You worry this will seep through the invisible gossamer veil that hangs delicately between you and your children, you worry it will shroud them too like a clingy web that won’t go away.
You don’t want this sadness to be theirs. This loneliness to ache in their chest. Their precious hopeful faces.
I really like to look at old buildings as I sit in the modern day life of hustle and bustle and minds sucked into a cloud of technological machinery grating against each other.
The clock tower, with its ancient clock, still ticking away one hundred and fifty years after some hands carefully welded it all together. Single pane windows underneath a plaque set in bricks which reads ‘AD 1859’ and I think, who peered out of those windows in 1860? Who walked the streets I now walk? I think of how they were dressed and what they could possibly have thought about, and whether they wore hats and then pssshh, of course they wore hats.
They all dressed well back in those days, or at least we like to think they did. Were their faces dirty, though?
I went out to get ice cubes today. Morrison’s is just round the corner from where I live and so I set off with a short list in my hand, and some change gathering sweat in the other.
It was a sunny day. I passed a lot of charity shops (thrift stores) on the way, and I paused as I always do to look at the selection of books they usually set on pretty tables outside. Lots of nice things, really. Only I am a bit poor this month, so I shook my head and walked on. An old lady started to smile at me.
I quickly looked away. Then in that split second I thought, why.
Why do I always look away when I catch people’s eyes? What if they fancied a smile and nothing more?
I smiled at her and the expression on her face appeared to be one of pleasant surprise.
So I decided to let go of this people avoiding shell and be a bit more friendly. I am new in this town afterall. Might as well make me some smiling buddies.
As I was walking towards the entrance to Morrison’s, an Indian lady walked out. Well, she looked Indian. For all I knew she could have been Sri-Lankan. She wore a bright pink and purple traditional shalwar-kameez, and her hair was gloriously snowy white. He face was brown as a nut; the deep rich brown of being out in the sun and living and there were wrinkles on her face painted in the gesture of a smile.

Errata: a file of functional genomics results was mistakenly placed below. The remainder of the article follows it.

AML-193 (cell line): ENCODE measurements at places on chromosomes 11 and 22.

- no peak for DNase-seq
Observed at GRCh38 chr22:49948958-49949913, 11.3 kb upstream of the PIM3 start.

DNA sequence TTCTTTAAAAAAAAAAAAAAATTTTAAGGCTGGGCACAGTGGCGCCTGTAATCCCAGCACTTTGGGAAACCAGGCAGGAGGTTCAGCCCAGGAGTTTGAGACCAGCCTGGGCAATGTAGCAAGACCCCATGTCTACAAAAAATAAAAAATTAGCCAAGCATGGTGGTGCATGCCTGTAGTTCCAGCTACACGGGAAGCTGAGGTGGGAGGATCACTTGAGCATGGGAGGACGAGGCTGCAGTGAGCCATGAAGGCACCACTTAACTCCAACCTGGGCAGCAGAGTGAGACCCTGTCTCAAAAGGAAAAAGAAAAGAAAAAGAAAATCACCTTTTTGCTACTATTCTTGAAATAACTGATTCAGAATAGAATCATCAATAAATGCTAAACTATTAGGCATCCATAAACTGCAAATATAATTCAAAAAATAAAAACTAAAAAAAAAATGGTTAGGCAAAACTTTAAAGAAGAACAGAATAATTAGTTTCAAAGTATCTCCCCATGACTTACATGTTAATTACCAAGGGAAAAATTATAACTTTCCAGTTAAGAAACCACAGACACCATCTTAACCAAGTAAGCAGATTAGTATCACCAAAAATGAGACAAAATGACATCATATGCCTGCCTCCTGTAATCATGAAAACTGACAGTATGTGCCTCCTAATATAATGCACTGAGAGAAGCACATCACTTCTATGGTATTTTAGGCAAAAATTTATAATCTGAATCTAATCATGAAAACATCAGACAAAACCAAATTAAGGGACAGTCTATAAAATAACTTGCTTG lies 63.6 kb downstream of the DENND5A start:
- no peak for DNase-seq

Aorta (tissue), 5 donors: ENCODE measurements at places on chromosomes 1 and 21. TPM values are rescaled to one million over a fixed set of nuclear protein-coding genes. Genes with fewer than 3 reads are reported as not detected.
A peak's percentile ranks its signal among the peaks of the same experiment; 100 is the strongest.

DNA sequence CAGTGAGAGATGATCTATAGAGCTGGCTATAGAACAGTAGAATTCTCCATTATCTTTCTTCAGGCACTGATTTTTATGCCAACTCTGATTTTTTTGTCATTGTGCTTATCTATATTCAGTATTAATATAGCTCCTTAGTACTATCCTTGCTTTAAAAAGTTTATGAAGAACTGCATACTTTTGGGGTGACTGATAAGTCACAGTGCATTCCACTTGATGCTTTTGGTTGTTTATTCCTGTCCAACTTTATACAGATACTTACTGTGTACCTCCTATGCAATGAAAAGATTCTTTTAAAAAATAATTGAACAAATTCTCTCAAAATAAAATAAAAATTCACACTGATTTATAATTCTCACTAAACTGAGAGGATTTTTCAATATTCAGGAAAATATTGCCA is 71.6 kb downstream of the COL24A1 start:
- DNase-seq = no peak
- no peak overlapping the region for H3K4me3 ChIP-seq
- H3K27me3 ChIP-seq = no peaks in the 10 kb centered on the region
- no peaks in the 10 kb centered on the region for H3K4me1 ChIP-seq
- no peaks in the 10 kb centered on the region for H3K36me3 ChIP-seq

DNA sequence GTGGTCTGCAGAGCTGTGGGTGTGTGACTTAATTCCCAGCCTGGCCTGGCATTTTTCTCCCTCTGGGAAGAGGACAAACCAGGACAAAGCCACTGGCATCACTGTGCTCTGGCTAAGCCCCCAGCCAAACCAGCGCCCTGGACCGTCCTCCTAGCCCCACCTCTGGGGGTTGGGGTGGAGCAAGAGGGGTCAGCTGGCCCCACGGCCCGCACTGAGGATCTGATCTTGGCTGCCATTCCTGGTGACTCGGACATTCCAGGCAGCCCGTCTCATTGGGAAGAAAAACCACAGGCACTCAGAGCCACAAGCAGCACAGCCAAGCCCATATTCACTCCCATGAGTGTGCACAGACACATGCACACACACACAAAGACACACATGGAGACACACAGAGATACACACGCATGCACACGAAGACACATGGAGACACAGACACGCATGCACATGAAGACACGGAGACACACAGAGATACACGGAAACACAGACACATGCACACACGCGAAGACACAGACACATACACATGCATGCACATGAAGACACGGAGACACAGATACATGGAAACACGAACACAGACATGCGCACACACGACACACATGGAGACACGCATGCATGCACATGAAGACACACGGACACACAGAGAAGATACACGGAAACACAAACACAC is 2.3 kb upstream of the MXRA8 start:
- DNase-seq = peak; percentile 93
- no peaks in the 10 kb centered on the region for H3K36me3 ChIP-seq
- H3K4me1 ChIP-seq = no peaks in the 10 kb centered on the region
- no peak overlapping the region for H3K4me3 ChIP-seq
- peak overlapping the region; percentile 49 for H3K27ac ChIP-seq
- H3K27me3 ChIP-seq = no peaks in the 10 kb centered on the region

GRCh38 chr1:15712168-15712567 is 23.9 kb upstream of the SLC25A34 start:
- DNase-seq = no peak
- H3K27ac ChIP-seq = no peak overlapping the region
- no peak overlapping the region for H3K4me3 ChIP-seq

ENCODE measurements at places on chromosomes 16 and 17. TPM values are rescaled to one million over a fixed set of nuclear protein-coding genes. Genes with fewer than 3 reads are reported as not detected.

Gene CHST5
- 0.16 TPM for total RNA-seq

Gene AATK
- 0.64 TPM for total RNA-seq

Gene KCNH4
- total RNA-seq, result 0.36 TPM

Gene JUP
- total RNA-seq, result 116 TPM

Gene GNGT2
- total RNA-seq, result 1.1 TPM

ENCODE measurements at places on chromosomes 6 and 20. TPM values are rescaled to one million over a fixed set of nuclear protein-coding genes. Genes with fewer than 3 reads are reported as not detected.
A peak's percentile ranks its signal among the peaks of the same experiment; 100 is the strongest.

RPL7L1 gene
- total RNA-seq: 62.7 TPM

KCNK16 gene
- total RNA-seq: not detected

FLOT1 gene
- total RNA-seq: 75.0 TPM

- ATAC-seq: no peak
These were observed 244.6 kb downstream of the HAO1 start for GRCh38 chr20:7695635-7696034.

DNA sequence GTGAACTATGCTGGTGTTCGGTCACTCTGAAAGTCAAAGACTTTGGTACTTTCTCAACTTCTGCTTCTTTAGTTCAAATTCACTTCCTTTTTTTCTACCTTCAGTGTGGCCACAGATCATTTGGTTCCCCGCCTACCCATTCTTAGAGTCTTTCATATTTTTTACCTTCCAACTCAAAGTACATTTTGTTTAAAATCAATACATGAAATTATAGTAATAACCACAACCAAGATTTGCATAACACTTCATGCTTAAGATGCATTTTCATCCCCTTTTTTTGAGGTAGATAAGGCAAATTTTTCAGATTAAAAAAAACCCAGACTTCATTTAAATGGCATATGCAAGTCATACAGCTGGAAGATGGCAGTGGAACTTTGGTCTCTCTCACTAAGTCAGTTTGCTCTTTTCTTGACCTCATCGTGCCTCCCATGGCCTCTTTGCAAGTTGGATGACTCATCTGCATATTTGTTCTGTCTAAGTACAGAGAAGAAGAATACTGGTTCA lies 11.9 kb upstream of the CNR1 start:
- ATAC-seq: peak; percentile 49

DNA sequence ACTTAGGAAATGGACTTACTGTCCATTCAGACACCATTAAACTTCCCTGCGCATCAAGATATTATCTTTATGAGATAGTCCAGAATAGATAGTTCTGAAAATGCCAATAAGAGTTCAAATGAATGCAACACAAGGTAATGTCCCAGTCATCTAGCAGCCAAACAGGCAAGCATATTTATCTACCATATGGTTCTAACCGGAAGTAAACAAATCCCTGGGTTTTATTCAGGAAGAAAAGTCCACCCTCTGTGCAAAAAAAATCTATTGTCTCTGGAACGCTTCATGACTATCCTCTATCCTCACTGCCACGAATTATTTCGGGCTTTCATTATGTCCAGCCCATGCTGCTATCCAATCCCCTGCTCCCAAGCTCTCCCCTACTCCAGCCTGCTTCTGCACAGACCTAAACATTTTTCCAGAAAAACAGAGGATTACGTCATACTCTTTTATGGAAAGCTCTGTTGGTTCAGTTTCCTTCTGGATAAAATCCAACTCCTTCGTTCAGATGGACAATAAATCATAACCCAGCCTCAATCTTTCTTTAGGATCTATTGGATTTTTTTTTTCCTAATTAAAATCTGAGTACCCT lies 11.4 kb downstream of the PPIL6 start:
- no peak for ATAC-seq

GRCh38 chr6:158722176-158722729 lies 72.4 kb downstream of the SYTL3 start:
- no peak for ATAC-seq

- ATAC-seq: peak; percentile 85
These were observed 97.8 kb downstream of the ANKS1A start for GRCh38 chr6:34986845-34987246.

I smiled at her because her face looked so inviting. It was a bogus smile at first. The tentative dipping of one’s toe in cold, unfamiliar waters. Then I saw her look at me, and her face lit up. As though she knew me. Her smile in return started off small, but as the seconds passed it spread all over her face like sunshine.
I was so taken aback that I reflected it with one of my own. I felt my mouth sliding upwards of its own free will. I felt it surge deep within me.
She was smiling at me like she knew me. Like she was my grandmother looking at me after years of being apart. Like our souls had met before and this was their glimpse of each other in physical form.
Then the moment passed and I was walking through the sliding doors of the supermarket. I couldn’t help but glimpse back at her as she trudged on with her shopping bags, without a backward glance.
Perhaps I am exaggerating this moment, perhaps I am reading too much into it. Nevertheless, it is one which I will never forget! I shall make it my point to smile, really smile, at people more often. The aftermath of it is so rich and joyful.
What annoys you? That is what she asked. But there was no frown on the other’s face, so I assumed it was a general question. I did not hear what the other said. The rain fell on my nose. Sometimes that would annoy me, and sometimes it would please me. Do the things that annoy you annoy you all the time? Or is their annoyingness contingent on the situation in which you currently find yourself when you’re annoyed by them?
“She doesn’t,” my mum said, when my sister didn’t answer me.
I was at the door, leaving home to go back to my home after the christmas-new year break.
“Ahh, I think she does,’ and I went to hug her.
“I’m just awkward,” she murmured into my shoulder, so I gave her an extra squeeze for good measure.
My family do not show affection. It’s clumsy, awkward, strange.
Once my sister was in a state of Terrible Hurt. She was crying alone in her bedroom, in her bed, under a pile of clothes and blankets. Normally we are catty with each other, but that one time I went into her dorm room, climbed into bed with her and held her while she cried.
‘Go away” she said in the end, sniffling.
I didn’t go away, and she didn’t ask me to again.
I don’t know why it’s strange and weird and awkward to give my family affection, when I do it so freely with my children and husband. With my cousins and aunts. With my friends.